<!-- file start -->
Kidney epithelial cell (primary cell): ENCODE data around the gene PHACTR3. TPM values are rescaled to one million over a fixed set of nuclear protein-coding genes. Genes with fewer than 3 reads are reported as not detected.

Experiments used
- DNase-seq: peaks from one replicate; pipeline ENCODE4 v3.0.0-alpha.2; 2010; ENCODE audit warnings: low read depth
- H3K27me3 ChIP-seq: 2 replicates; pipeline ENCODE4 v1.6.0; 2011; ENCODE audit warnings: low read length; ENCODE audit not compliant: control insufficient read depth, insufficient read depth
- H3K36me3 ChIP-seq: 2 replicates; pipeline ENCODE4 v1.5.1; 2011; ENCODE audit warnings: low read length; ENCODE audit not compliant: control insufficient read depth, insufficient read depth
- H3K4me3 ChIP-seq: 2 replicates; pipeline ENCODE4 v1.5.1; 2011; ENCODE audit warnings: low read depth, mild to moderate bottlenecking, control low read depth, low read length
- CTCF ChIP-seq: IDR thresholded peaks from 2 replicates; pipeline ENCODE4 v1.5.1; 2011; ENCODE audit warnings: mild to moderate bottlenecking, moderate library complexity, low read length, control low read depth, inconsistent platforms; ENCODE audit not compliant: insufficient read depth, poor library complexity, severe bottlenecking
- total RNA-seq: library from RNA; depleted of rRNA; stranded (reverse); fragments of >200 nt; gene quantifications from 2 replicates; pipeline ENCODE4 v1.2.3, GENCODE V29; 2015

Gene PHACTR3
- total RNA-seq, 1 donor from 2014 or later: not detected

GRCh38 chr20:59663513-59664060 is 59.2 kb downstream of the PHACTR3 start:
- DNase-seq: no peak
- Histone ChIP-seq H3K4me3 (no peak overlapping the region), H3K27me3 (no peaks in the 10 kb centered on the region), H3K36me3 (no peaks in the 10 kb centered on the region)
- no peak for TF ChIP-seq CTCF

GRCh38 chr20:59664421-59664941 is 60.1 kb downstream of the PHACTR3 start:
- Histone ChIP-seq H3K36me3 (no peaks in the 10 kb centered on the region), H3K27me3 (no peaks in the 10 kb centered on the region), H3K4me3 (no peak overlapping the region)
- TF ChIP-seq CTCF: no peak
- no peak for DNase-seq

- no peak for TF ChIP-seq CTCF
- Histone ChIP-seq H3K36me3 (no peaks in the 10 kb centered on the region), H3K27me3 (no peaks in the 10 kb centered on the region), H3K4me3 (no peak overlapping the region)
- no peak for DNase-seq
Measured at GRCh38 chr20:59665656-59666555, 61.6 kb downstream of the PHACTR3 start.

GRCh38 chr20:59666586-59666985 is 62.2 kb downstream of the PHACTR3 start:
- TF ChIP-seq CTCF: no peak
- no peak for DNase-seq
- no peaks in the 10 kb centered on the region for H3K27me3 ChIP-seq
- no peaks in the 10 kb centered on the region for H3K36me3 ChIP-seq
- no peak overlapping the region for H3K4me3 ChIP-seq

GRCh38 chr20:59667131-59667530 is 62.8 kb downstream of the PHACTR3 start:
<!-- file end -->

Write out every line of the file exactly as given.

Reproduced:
Kidney epithelial cell (primary cell): ENCODE data around the gene PHACTR3. TPM values are rescaled to one million over a fixed set of nuclear protein-coding genes. Genes with fewer than 3 reads are reported as not detected.

Experiments used
- DNase-seq: peaks from one replicate; pipeline ENCODE4 v3.0.0-alpha.2; 2010; ENCODE audit warnings: low read depth
- H3K27me3 ChIP-seq: 2 replicates; pipeline ENCODE4 v1.6.0; 2011; ENCODE audit warnings: low read length; ENCODE audit not compliant: control insufficient read depth, insufficient read depth
- H3K36me3 ChIP-seq: 2 replicates; pipeline ENCODE4 v1.5.1; 2011; ENCODE audit warnings: low read length; ENCODE audit not compliant: control insufficient read depth, insufficient read depth
- H3K4me3 ChIP-seq: 2 replicates; pipeline ENCODE4 v1.5.1; 2011; ENCODE audit warnings: low read depth, mild to moderate bottlenecking, control low read depth, low read length
- CTCF ChIP-seq: IDR thresholded peaks from 2 replicates; pipeline ENCODE4 v1.5.1; 2011; ENCODE audit warnings: mild to moderate bottlenecking, moderate library complexity, low read length, control low read depth, inconsistent platforms; ENCODE audit not compliant: insufficient read depth, poor library complexity, severe bottlenecking
- total RNA-seq: library from RNA; depleted of rRNA; stranded (reverse); fragments of >200 nt; gene quantifications from 2 replicates; pipeline ENCODE4 v1.2.3, GENCODE V29; 2015

Gene PHACTR3
- total RNA-seq, 1 donor from 2014 or later: not detected

GRCh38 chr20:59663513-59664060 is 59.2 kb downstream of the PHACTR3 start:
- DNase-seq: no peak
- Histone ChIP-seq H3K4me3 (no peak overlapping the region), H3K27me3 (no peaks in the 10 kb centered on the region), H3K36me3 (no peaks in the 10 kb centered on the region)
- no peak for TF ChIP-seq CTCF

GRCh38 chr20:59664421-59664941 is 60.1 kb downstream of the PHACTR3 start:
- Histone ChIP-seq H3K36me3 (no peaks in the 10 kb centered on the region), H3K27me3 (no peaks in the 10 kb centered on the region), H3K4me3 (no peak overlapping the region)
- TF ChIP-seq CTCF: no peak
- no peak for DNase-seq

- no peak for TF ChIP-seq CTCF
- Histone ChIP-seq H3K36me3 (no peaks in the 10 kb centered on the region), H3K27me3 (no peaks in the 10 kb centered on the region), H3K4me3 (no peak overlapping the region)
- no peak for DNase-seq
Measured at GRCh38 chr20:59665656-59666555, 61.6 kb downstream of the PHACTR3 start.

GRCh38 chr20:59666586-59666985 is 62.2 kb downstream of the PHACTR3 start:
- TF ChIP-seq CTCF: no peak
- no peak for DNase-seq
- no peaks in the 10 kb centered on the region for H3K27me3 ChIP-seq
- no peaks in the 10 kb centered on the region for H3K36me3 ChIP-seq
- no peak overlapping the region for H3K4me3 ChIP-seq

GRCh38 chr20:59667131-59667530 is 62.8 kb downstream of the PHACTR3 start: